It is estimated that from 2003 to 2008 $18.8 billion was committed to PEPFAR by Congress, exceeding the original $15 billion first pledged. 27 This amount included commitments to the Global Fund, UNAIDS, International AIDS Vaccines Initiative (IAVI) and NIH research as well as all PEPFAR' bilateral country and regional programmes for HIV/AIDS and TB. It did not include funding for malaria.

Then in 2008, a further $48 billion was committed to PEPFAR over a five-year period. 28 This includes $39 billion for PEPFAR's bilateral HIV/AIDS programmes and U.S contributions to the Global Fund, $5 billion to the president's Malaria Initiative and $4 billion for TB.

The total funding granted for PEPFAR in FY2010 for HIV/AIDS, TB and the Global Fund was $6.8 billion. 29 It has been claimed that funding for 2009-2010 was effectively flat-lined in contrast to the much higher previous year-on-year increases in funding, especially from 2006-2009. 30 31 President Obama's proposed 2011 budget included almost $7 billion for PEPFAR, representing a 1.8 percent increase on the previous year. However, according to some activists this slight increase actually represents a 'step backwards' due to inflation and increasing demand for treatment. 32

The FY2011 budget included a 5 percent ($50 million) decrease in funding to the Global Fund compared to the previous year. 33 However, the US continues to represent the largest contribution to the Global Fund (representing on average more than a quarter of the Global Fund's budget every year). 34

How is the money spent?

The expenditure of money is coordinated by the Office of the Global AIDS Coordinator's (OGAC), but is distributed through a number of government agencies. Most money goes to USAID and Health and Human Services (HHS). 35 Within HHS a number of different agencies are involved including the Centers for Disease Control and Prevention (CDC), the Health Resource and Services Administration (HRSA), and the National Institute of Health (NIH). HHS manages the regional funding for providing care and antiretroviral therapy for HIV positive people, and prevention activities through safe blood programmes. USAID manages the regional funding for orphans and vulnerable children (OVC) and for 'behaviour change through abstinence and being faithful'. 36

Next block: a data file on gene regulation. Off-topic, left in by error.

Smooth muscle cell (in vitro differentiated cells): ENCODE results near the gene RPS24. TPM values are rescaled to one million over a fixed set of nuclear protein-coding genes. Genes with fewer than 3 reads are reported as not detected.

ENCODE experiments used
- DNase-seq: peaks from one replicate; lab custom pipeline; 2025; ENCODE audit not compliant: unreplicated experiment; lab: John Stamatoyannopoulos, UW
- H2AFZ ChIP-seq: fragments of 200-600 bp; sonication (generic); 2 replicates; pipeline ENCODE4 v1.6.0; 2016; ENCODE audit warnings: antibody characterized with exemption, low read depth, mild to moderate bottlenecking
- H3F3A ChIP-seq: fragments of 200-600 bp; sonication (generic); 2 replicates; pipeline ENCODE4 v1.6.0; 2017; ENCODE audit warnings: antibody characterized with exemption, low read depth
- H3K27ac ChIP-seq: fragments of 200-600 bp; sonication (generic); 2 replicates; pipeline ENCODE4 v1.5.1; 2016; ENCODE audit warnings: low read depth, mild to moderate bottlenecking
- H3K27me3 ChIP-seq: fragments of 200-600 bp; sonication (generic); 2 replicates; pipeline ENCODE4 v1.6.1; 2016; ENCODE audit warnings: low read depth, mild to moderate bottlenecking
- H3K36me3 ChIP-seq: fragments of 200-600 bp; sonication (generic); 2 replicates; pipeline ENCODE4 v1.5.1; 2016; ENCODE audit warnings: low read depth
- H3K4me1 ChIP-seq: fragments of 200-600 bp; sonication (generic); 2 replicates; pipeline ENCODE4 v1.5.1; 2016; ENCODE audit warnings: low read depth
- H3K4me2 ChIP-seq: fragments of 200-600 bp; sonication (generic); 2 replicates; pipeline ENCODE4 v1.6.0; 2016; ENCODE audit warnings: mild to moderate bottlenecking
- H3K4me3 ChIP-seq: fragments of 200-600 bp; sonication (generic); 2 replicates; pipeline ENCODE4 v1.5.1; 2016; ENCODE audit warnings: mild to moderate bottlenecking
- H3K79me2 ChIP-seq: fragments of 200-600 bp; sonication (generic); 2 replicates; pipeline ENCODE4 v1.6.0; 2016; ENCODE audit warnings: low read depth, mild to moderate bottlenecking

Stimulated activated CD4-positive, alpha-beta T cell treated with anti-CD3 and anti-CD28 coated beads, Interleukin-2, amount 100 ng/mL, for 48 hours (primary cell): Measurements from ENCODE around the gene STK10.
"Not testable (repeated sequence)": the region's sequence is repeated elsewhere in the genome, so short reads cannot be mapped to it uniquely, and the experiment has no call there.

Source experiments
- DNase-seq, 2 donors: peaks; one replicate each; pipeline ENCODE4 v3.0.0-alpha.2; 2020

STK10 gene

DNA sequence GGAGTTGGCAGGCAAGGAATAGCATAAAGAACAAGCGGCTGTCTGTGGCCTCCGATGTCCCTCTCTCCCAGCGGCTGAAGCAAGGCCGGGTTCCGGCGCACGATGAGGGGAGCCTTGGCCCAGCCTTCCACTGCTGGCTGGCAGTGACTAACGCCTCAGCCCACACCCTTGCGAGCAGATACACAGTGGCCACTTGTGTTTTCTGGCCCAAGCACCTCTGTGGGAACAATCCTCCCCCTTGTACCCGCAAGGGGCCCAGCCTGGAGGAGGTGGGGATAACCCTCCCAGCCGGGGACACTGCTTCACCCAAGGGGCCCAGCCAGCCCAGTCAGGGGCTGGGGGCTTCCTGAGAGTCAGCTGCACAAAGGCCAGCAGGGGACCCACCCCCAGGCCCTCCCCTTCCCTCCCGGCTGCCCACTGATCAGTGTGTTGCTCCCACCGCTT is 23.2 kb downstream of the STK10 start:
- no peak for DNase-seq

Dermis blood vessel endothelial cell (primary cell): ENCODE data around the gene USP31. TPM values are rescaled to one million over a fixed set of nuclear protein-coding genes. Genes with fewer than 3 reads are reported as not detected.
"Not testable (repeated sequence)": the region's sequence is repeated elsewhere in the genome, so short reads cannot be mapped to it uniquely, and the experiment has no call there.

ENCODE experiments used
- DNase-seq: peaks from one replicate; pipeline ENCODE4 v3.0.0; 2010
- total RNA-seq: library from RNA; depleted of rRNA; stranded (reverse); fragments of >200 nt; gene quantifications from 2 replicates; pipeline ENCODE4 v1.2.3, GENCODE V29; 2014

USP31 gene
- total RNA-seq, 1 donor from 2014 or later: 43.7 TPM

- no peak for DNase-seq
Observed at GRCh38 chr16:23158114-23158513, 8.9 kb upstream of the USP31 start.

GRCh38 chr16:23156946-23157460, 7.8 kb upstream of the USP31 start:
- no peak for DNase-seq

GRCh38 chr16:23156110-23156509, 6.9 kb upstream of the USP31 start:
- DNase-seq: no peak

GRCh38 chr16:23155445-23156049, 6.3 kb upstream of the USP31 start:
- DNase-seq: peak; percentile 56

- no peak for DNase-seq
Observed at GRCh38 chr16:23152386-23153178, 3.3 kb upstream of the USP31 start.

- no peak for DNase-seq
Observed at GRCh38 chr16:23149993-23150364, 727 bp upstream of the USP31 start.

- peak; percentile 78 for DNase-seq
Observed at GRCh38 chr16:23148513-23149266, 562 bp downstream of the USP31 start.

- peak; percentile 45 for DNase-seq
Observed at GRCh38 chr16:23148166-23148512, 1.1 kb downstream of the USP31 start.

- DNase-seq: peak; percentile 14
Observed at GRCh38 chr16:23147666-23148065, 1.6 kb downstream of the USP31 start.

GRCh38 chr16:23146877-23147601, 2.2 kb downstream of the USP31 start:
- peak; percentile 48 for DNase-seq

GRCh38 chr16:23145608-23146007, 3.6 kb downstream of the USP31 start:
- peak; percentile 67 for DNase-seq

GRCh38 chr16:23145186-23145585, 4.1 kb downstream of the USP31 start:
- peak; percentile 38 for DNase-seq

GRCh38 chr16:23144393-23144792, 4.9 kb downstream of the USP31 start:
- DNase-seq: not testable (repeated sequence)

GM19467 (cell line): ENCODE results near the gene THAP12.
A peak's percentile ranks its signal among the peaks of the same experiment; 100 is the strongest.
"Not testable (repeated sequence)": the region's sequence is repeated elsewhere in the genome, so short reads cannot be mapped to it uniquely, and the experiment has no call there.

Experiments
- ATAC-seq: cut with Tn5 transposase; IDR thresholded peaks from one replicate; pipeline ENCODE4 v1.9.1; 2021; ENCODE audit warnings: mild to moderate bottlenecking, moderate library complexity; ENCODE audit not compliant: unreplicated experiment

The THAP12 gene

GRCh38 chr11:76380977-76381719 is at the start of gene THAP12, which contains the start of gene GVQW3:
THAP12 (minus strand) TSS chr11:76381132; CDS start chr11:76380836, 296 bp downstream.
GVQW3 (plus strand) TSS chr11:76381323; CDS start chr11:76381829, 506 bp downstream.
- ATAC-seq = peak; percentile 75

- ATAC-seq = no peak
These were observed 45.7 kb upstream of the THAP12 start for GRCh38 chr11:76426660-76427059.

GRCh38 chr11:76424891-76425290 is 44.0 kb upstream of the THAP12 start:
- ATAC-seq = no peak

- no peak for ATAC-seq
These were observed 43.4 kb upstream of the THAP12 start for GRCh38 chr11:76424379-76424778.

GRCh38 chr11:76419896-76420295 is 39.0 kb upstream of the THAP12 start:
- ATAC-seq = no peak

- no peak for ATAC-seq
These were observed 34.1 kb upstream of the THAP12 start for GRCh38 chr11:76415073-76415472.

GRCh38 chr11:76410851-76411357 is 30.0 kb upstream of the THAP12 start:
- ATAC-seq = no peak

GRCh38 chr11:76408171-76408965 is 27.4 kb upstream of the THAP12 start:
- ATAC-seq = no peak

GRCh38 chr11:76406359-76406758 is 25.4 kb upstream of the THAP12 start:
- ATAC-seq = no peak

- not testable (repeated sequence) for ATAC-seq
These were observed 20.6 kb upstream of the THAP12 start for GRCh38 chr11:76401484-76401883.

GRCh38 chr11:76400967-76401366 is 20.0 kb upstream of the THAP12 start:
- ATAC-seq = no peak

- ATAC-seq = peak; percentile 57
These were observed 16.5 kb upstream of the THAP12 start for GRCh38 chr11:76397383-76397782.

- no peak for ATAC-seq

Prime partners

Organisations and governments that receive PEPFAR money directly from a U.S. government agency (for example the State Department, USAID, the CDC etc.) are known as 'prime' partners. These have traditionally been large international NGOs, universities and private foundations. 37


Prime partners may grant money to other organisations, who are then known as sub-partners. These are generally more local or community-based organisations. PEPFAR has been criticised for traditionally not supporting enough community organisations. In 2008, a report published previously unreported data obtained through the Freedom of Information Act. 38 The report revealed that from 2004-2006 most funds went to international NGOs, and local community based organisations were found to have received on average only 11 percent of PEPFAR funds over this period.

However, it has been suggested that this is because in its first few years, PEPFAR sought to rapidly scale up treatment services and was therefore unwilling to engage with those organisations with less capacity to monitor and evaluate funds. In recent years, the number of indigenous organisations that PEPFAR supports has increased. 39 It is expected that the new partnership frameworks which emphasise greater government ownership will lead to greater investment of PEPFAR funds into smaller local organisations.

PEPFAR now provides information on the amount obligated to prime partners but information on what is obligated to sub partners by programme area is still not made available publicly.

Regional funding

PEPFAR money is given to Country Teams (US teams implementing PEPFAR in the focus countries), as well as regional funding mechanisms which service more than one country. These regional programmes receive their funding directly from the US agency in Washington D.C which is responsible for their coordination. They are therefore more centralised than the funding managed by the country teams. 40 Examples of central programmes are the Abstinence and Be Faithful programme, the Blood Transfusion Safety programme and the Supply Chain Management system.

The Supply Chain management system (SCMS) is a multiregional programme coordinated by USAID with the aim of providing an uninterrupted supply of high quality, low cost products such as antiretroviral drugs to PEPFAR's HIV/AIDS and TB programmes. 41 One of the SCMS' stated 'key strategies' is to improve a country's supply chains, and not build a parallel system. 42 One way it seeks to do this is by creating regional warehouses for the distribution of drugs. However, despite this commitment the SCMS has been criticised for not involving local partners enough. 43 The need for greater independent monitoring of the SCMS to ensure that it strengthens local and national systems of procurements has also been identified. 44